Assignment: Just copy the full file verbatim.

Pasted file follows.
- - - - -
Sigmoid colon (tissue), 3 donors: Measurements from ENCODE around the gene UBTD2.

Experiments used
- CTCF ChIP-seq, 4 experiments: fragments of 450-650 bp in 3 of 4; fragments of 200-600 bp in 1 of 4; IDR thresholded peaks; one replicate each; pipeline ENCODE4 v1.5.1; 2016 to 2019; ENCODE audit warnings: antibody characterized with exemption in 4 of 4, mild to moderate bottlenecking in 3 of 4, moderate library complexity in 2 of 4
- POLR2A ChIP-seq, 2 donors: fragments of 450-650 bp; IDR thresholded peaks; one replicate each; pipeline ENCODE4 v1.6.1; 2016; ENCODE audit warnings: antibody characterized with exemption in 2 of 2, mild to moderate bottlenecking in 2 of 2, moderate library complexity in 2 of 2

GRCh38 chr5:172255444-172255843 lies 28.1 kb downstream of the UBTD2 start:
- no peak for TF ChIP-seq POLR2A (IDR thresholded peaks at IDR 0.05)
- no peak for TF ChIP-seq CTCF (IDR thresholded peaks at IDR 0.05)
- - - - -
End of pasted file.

Sigmoid colon (tissue), 3 donors: Measurements from ENCODE around the gene UBTD2.

Experiments used
- CTCF ChIP-seq, 4 experiments: fragments of 450-650 bp in 3 of 4; fragments of 200-600 bp in 1 of 4; IDR thresholded peaks; one replicate each; pipeline ENCODE4 v1.5.1; 2016 to 2019; ENCODE audit warnings: antibody characterized with exemption in 4 of 4, mild to moderate bottlenecking in 3 of 4, moderate library complexity in 2 of 4
- POLR2A ChIP-seq, 2 donors: fragments of 450-650 bp; IDR thresholded peaks; one replicate each; pipeline ENCODE4 v1.6.1; 2016; ENCODE audit warnings: antibody characterized with exemption in 2 of 2, mild to moderate bottlenecking in 2 of 2, moderate library complexity in 2 of 2

GRCh38 chr5:172255444-172255843 lies 28.1 kb downstream of the UBTD2 start:
- no peak for TF ChIP-seq POLR2A (IDR thresholded peaks at IDR 0.05)
- no peak for TF ChIP-seq CTCF (IDR thresholded peaks at IDR 0.05)